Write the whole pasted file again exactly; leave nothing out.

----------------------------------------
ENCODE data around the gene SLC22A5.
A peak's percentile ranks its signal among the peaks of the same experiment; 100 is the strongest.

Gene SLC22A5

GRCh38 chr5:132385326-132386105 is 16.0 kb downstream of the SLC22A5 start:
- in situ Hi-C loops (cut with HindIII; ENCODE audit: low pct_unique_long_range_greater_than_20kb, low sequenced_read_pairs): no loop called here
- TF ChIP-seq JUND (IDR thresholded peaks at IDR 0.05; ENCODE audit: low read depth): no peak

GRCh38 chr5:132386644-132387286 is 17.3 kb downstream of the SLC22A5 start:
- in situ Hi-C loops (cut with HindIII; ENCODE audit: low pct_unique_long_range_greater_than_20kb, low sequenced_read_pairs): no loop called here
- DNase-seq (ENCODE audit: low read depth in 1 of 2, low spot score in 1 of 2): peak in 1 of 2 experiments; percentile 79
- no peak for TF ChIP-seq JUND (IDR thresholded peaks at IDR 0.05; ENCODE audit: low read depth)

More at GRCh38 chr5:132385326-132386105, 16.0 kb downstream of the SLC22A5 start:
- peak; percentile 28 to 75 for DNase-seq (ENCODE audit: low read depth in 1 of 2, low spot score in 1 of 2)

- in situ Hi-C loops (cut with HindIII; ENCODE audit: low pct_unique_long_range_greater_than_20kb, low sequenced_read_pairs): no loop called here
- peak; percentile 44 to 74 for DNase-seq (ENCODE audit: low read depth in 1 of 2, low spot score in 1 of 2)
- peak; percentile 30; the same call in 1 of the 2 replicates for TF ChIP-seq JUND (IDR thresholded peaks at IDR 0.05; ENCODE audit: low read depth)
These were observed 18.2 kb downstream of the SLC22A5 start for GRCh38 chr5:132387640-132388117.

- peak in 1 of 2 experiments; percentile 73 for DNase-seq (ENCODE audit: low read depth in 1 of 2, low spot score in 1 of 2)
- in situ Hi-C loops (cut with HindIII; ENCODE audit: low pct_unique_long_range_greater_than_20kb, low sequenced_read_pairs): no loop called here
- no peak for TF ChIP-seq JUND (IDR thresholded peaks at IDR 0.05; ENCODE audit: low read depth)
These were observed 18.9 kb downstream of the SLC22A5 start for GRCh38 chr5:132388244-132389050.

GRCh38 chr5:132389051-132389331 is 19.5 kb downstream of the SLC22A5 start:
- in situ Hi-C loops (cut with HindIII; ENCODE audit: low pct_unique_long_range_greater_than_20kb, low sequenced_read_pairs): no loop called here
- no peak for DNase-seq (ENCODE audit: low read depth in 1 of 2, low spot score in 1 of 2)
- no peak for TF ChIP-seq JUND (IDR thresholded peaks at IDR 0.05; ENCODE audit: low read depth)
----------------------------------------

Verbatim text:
ENCODE data around the gene SLC22A5.
A peak's percentile ranks its signal among the peaks of the same experiment; 100 is the strongest.

Gene SLC22A5

GRCh38 chr5:132385326-132386105 is 16.0 kb downstream of the SLC22A5 start:
- in situ Hi-C loops (cut with HindIII; ENCODE audit: low pct_unique_long_range_greater_than_20kb, low sequenced_read_pairs): no loop called here
- TF ChIP-seq JUND (IDR thresholded peaks at IDR 0.05; ENCODE audit: low read depth): no peak

GRCh38 chr5:132386644-132387286 is 17.3 kb downstream of the SLC22A5 start:
- in situ Hi-C loops (cut with HindIII; ENCODE audit: low pct_unique_long_range_greater_than_20kb, low sequenced_read_pairs): no loop called here
- DNase-seq (ENCODE audit: low read depth in 1 of 2, low spot score in 1 of 2): peak in 1 of 2 experiments; percentile 79
- no peak for TF ChIP-seq JUND (IDR thresholded peaks at IDR 0.05; ENCODE audit: low read depth)

More at GRCh38 chr5:132385326-132386105, 16.0 kb downstream of the SLC22A5 start:
- peak; percentile 28 to 75 for DNase-seq (ENCODE audit: low read depth in 1 of 2, low spot score in 1 of 2)

- in situ Hi-C loops (cut with HindIII; ENCODE audit: low pct_unique_long_range_greater_than_20kb, low sequenced_read_pairs): no loop called here
- peak; percentile 44 to 74 for DNase-seq (ENCODE audit: low read depth in 1 of 2, low spot score in 1 of 2)
- peak; percentile 30; the same call in 1 of the 2 replicates for TF ChIP-seq JUND (IDR thresholded peaks at IDR 0.05; ENCODE audit: low read depth)
These were observed 18.2 kb downstream of the SLC22A5 start for GRCh38 chr5:132387640-132388117.

- peak in 1 of 2 experiments; percentile 73 for DNase-seq (ENCODE audit: low read depth in 1 of 2, low spot score in 1 of 2)
- in situ Hi-C loops (cut with HindIII; ENCODE audit: low pct_unique_long_range_greater_than_20kb, low sequenced_read_pairs): no loop called here
- no peak for TF ChIP-seq JUND (IDR thresholded peaks at IDR 0.05; ENCODE audit: low read depth)
These were observed 18.9 kb downstream of the SLC22A5 start for GRCh38 chr5:132388244-132389050.

GRCh38 chr5:132389051-132389331 is 19.5 kb downstream of the SLC22A5 start:
- in situ Hi-C loops (cut with HindIII; ENCODE audit: low pct_unique_long_range_greater_than_20kb, low sequenced_read_pairs): no loop called here
- no peak for DNase-seq (ENCODE audit: low read depth in 1 of 2, low spot score in 1 of 2)
- no peak for TF ChIP-seq JUND (IDR thresholded peaks at IDR 0.05; ENCODE audit: low read depth)